What’s your job?
Fall term has begun at Montana State University and I am once again teaching two sections of a leadership course I was lucky enough to design. So, Mondays and Wednesdays 30 students and I explore what is leadership and why it matters.
Since I designed the course, the overarching definition for a leader comes from one of myfavorite quotes by Meg Wheatley — “A leader is anyone who wants to help at this time.”
So in my class, if you care, you are a leader. This broad definition keeps all of us on the hook to learn leadership skills over the semester. The students are then accountable to apply the techniques through service learning. I’m also constantly reminded that because I want to help the students, I am leading until December 15th when the semester closes out.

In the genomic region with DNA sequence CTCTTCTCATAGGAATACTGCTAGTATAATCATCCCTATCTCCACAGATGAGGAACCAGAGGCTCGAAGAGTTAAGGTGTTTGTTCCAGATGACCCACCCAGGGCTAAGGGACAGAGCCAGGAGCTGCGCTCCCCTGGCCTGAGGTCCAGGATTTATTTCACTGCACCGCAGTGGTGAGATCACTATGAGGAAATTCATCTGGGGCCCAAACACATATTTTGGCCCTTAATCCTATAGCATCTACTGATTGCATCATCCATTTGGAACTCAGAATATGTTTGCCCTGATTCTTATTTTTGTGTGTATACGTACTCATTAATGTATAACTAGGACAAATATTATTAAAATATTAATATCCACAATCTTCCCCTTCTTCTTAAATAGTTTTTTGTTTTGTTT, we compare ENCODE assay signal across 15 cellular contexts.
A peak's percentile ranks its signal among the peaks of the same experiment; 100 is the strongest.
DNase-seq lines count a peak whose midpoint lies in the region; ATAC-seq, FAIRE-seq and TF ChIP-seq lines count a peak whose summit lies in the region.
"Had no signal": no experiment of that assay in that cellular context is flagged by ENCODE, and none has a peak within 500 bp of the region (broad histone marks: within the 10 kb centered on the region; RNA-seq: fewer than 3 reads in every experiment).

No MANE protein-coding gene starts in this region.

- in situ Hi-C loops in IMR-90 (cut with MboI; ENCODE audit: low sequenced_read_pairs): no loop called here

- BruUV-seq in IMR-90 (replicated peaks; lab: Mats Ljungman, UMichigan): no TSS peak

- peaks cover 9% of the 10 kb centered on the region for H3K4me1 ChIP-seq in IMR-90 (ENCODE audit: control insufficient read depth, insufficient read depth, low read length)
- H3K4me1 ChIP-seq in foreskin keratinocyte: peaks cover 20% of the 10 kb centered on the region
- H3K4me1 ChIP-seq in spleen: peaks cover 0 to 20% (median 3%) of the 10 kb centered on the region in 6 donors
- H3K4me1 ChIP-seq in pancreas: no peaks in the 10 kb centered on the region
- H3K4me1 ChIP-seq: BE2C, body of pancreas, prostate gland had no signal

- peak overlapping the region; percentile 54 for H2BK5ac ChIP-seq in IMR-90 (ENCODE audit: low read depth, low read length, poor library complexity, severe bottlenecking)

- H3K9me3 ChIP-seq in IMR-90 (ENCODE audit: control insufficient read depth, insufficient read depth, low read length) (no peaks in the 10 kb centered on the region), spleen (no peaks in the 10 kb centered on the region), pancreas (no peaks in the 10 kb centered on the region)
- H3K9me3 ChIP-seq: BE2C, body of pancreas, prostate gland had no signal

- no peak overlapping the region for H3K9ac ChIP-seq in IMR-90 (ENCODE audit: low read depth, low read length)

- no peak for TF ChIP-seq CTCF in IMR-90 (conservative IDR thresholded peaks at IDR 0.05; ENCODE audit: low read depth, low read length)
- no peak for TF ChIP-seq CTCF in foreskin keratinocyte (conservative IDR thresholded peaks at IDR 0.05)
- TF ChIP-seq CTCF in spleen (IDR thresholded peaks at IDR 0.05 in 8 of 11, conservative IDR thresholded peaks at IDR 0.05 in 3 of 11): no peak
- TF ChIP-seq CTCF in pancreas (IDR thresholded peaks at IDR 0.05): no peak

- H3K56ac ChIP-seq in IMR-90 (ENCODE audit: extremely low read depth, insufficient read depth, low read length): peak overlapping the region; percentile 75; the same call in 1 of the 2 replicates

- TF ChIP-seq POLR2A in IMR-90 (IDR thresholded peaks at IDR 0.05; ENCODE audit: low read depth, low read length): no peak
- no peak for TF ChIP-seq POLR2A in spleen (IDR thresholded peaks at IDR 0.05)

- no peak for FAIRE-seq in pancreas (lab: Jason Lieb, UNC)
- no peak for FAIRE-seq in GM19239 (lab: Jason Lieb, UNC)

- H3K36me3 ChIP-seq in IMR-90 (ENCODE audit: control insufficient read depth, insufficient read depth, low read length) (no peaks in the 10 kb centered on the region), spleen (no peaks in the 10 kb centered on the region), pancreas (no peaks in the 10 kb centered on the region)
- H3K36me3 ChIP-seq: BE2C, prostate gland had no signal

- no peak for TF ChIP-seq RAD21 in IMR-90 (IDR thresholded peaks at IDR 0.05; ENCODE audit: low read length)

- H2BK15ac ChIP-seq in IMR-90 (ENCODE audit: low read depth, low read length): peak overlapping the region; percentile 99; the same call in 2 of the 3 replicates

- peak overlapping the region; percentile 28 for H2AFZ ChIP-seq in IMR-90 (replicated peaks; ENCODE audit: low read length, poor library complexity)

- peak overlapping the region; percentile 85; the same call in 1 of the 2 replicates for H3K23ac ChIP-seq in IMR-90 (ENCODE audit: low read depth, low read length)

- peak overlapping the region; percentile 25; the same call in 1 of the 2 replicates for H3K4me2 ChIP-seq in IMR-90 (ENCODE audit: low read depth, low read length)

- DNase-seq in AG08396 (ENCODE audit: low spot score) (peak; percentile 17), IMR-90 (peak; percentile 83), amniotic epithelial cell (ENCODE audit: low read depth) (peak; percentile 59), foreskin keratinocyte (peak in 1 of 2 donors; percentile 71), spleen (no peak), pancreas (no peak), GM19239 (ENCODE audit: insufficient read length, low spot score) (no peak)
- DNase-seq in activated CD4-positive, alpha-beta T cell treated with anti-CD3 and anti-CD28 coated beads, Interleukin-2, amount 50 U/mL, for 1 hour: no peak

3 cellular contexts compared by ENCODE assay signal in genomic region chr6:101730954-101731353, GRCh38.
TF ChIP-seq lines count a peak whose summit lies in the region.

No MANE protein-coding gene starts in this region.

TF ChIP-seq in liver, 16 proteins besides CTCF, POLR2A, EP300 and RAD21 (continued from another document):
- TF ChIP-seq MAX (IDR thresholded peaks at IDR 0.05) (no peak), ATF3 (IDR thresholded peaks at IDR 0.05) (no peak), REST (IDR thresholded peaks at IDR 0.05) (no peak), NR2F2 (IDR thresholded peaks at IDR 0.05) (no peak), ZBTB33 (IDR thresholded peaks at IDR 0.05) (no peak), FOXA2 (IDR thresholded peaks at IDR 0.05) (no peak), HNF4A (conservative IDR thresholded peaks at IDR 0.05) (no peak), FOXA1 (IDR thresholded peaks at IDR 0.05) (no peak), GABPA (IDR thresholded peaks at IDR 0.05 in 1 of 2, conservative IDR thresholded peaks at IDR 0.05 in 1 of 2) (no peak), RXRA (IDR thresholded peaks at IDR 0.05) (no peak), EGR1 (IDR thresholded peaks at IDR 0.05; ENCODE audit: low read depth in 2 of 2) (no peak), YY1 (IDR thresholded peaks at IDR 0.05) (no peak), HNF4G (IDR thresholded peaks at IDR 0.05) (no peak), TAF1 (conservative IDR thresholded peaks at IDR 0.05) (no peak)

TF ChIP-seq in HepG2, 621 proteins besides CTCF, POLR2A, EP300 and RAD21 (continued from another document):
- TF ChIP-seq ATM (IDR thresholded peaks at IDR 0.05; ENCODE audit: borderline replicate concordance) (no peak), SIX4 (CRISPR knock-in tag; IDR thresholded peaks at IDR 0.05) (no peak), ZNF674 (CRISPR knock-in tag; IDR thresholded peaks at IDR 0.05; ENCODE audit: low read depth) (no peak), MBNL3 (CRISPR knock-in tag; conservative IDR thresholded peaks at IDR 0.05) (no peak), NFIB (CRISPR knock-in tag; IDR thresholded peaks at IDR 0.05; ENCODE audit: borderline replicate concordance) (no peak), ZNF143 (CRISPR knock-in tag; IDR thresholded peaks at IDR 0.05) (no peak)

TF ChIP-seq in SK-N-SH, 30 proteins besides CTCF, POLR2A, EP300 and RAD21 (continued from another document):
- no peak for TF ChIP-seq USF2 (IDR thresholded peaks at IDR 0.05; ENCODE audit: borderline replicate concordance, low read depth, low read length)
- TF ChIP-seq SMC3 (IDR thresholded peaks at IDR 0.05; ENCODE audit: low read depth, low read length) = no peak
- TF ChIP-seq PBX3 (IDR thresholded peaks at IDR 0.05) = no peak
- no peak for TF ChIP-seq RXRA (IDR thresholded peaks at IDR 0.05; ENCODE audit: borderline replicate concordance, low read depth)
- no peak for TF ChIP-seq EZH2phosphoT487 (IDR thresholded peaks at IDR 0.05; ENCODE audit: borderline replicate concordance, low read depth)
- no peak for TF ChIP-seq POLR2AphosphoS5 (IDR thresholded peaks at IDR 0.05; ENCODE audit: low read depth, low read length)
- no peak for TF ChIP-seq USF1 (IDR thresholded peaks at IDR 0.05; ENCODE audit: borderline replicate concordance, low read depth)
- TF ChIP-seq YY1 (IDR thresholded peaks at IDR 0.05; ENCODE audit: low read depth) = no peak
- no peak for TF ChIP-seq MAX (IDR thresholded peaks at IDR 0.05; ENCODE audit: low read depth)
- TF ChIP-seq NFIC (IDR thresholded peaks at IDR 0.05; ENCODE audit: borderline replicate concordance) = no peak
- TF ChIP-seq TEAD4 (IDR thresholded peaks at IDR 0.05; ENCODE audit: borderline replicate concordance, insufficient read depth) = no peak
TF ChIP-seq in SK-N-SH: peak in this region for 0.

I also like this big definition since it keeps me on the look out for what I like to call, “every day leaders.” These aren’t folks who are holding formal management roles, but ones who are simply trying to help. Today, I’d want to pass along two such leaders that inspired me over the past week.
First, check out this story by Joyce Hackett from Liberty Mutual’s Responsibility Project website (click on the link). Here the small act of observation combined with storytelling could profoundly change lives. The just act of reading this essay touched mine. I’d call Joyce’s courage to act and honesty admirable leadership skills.
And second, I have to pass along how Amy Pankratz of Souix Falls, South Dakota impacts lives around the country while serving as a stay-at-home mother of three. This too is leadership in the highest degree. Notice how she:
changes paradigmsinspires imagination and creativityempowerselegantly reframes a situation
Is this not what we are calling for from our board rooms and corner offices?
I hope you enjoy her story.